Catherine FINN, aged 60, a widow again, housekeeper, last residence, Birmingham, travelling to visit her daughter in Cleveland, Ohio, no address given this time, she states her daughter paid for the passage. Her health is described as 'Senility'. She travelled on the White Star Liner, SS Germanic from Liverpool on 8th August 1900 to New York. In all cases she stated she could not read or write in all the 3 ship's manifests.


When James FINN went to Cleveland in 1904 he stated he was visiting his son-in-law William Robinson 68, Jewett Street, Cleveland, Ohio. In the 1900 US Census there is a William Robinson born Dudley 9/3/1857, who died in Cleveland Heights, Cuyahoga, on 6/6/1927 aged 70 years and was buried at the Woodlands Cemetery on 9/6/1927. His wife's name was Elizabeth (might have been a second wife?). His fathers name was Joseph, mother Elizabeth Robinson (nee Cadman) he was a widower and worked as a Water Engineer for Standard Oil. He lived at 11714 Lenacrave Street, Cleveland.


James FINN, aged 66, stated to be single and Irish, travelling to Cleveland,Ohio, to visit his son-in-law William Robinson, 68, Jewett Street, Cleveland, Ohio, last residence Liverpool, he states that his son-in-law paid for the passage. He travelled on the liner, SS Majestic from Liverpool on 9th November 1904 to New York. He was also unable to read or write.

Emigrants arriving at Ellis Island in the early 1900s


Sr. Marie Nativa was born November 4, 1906 in Birmingham, England to Thomas McKiernan [born in Ireland] and Anna Finn McKiernan [born in England]. Her baptism was at St. Chads Cathedral in Birmingham November 18, 1906.


Census of 1911

1, 3, Court House, Weaman Street, Birmingham

FINN, John
Head Married
M 44
born 1857
Bricklayers Labourer
Born St Peters Birmingham, Warwickshire

FINN, Catherine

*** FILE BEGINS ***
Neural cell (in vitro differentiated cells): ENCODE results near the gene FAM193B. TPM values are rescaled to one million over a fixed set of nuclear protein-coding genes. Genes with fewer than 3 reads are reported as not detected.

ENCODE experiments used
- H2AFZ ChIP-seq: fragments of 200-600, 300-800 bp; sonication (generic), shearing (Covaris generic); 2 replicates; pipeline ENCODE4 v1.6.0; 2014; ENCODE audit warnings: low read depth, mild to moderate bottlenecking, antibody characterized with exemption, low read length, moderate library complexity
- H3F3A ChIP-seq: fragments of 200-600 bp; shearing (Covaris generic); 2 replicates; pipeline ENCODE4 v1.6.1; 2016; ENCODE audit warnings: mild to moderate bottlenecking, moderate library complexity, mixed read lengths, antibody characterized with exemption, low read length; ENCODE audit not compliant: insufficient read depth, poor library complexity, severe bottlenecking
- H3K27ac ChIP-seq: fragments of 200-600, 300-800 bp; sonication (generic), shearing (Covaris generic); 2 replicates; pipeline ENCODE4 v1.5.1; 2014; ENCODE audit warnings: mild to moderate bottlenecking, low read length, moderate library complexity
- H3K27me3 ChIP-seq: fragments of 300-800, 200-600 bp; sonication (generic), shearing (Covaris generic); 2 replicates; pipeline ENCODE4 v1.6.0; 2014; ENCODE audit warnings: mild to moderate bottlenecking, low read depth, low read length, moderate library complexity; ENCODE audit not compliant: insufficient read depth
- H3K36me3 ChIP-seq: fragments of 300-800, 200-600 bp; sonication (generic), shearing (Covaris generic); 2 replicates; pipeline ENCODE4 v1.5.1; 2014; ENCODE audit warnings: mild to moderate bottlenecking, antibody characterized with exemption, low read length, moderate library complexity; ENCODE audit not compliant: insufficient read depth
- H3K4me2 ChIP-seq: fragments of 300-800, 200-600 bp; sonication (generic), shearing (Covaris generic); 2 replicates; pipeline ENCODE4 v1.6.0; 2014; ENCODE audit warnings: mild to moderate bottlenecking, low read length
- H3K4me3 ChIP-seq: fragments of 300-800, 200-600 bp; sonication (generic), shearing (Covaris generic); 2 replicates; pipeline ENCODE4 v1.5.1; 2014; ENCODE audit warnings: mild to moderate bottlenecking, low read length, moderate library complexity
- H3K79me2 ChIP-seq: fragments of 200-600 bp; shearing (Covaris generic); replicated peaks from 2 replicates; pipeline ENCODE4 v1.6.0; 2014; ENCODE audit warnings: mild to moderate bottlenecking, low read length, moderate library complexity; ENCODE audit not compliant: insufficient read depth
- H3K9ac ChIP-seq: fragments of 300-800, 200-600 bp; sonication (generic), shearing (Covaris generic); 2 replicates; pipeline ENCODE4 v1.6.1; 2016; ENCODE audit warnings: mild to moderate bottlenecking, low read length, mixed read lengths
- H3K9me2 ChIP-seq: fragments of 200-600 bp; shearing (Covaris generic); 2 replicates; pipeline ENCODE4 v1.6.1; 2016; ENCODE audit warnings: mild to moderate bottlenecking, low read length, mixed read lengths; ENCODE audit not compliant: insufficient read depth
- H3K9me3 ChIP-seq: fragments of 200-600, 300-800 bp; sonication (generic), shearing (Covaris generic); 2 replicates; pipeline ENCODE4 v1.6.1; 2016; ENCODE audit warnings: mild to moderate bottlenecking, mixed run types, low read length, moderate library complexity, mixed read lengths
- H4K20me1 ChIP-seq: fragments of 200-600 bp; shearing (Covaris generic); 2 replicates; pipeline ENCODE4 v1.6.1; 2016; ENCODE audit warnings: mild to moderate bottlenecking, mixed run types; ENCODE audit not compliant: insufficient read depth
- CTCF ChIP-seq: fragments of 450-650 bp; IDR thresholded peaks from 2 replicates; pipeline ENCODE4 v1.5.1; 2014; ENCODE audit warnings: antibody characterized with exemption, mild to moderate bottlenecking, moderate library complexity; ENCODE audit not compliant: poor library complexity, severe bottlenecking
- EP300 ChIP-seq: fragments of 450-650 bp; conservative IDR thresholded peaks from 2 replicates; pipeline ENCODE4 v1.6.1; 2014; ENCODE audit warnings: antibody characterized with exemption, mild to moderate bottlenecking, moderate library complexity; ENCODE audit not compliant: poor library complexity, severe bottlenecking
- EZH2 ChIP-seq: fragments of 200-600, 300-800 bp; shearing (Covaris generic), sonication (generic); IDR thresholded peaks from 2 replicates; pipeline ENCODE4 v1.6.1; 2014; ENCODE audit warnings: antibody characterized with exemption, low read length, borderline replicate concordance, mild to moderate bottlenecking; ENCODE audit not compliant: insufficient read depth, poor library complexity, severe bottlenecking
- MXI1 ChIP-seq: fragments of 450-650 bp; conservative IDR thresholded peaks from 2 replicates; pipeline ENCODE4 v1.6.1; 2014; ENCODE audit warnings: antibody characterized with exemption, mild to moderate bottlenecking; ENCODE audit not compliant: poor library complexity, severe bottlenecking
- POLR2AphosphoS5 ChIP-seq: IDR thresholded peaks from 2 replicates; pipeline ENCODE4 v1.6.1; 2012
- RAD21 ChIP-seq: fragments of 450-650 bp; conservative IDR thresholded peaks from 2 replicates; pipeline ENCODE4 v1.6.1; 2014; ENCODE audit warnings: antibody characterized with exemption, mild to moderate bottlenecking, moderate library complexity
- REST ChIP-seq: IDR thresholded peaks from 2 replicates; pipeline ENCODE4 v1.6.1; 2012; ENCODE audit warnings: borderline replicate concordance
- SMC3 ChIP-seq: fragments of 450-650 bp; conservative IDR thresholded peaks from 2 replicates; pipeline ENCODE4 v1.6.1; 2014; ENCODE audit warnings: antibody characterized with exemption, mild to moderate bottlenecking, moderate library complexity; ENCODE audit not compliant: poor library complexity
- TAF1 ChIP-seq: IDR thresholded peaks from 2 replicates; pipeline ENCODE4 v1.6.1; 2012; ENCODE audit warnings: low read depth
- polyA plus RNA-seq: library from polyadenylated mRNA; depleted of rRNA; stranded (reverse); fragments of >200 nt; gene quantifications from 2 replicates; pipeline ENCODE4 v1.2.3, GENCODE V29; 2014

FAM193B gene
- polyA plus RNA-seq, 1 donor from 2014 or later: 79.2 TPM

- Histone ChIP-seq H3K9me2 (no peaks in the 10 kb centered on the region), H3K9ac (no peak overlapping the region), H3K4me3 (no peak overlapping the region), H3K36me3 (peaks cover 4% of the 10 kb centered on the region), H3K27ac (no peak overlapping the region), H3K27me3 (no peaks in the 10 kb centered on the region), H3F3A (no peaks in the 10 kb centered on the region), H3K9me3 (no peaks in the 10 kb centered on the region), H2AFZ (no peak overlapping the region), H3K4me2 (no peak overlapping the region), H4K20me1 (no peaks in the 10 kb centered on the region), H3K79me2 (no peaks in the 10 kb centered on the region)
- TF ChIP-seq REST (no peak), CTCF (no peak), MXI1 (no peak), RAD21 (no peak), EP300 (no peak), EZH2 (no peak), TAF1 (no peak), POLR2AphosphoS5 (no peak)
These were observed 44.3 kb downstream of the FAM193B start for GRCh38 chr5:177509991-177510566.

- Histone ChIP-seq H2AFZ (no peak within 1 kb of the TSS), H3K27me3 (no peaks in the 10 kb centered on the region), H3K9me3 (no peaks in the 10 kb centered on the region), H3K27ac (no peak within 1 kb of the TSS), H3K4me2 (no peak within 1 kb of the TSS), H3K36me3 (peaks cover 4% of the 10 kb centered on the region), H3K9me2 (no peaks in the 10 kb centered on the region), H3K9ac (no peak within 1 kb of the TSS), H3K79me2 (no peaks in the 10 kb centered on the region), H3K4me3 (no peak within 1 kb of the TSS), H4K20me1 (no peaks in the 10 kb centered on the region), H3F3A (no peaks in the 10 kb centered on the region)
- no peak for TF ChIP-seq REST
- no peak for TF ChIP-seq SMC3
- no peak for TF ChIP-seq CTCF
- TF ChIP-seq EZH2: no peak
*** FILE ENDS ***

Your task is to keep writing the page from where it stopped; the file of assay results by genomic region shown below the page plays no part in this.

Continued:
Wife Married
F 40
Born 1861
Press Worker
Born in Bath St, Birmingham, Warwickshire


Sailing on the SS Celtic on 17th August 1911 from Liverpool to Philadelphia, USA, was a Miss ELLEN RATCHFORD aged 18 years, a Domestic, her next of kin was given as her mother, Mrs E. Ratchford of Court 1, 8 house St George Street, Birmingham, she was travelling to Cleveland, Ohio.

She also had a travelling companion, a John McKIERNAN aged 18 years, of 64, Hanley Street, Birmingham. On the 1901 census, he is 6 years old and living with his family at 10 Court 3, Legge Street, Birmingham.


Sailing on the SS Merion on 18th September 1912 from Liverpool to Philadelphia, USA, I found the following passengers, ELLEN RATCHFORD aged 43 yrs, a brass polisher, her next of kin is given as Mrs E. RATCHFORD of St Georges Street, Birmingham. With her are her 2 children, Alice Ratchford aged 13 years and Bernard Ratchford aged 11. The record states that they are going to visit a friend Mrs Julie ROBINSON in Cleveland, Ohio.

Jamie adds: Mrs Ellen Ratchford who sailed in 1912 must be the daughter of Patrick and Catherine FINN, who was living with them at 5 Court, 5 house 19, Lancaster Street Birmingham in the 1891 Census, she is even a Spoon Polisher!!

The Catherine FINN travelling to the US must be her mother?

So who is the 18 year old Ellen Ratchford travelling in 1911? Could she have been the Nun 'Aunt Nell'

The landing stage at Liverpool, 1912


US immigration records show that sailing on the SS Merion from Liverpool to Philadelphia on 30/9/1912, we have the following Birmingham family, Thomas McKeirnan aged 38 his wife ANNIE aged 38, Thomas aged 16, Katie aged 11, Julia aged 9, ANNIE aged 4 and Mary E. Aged 2.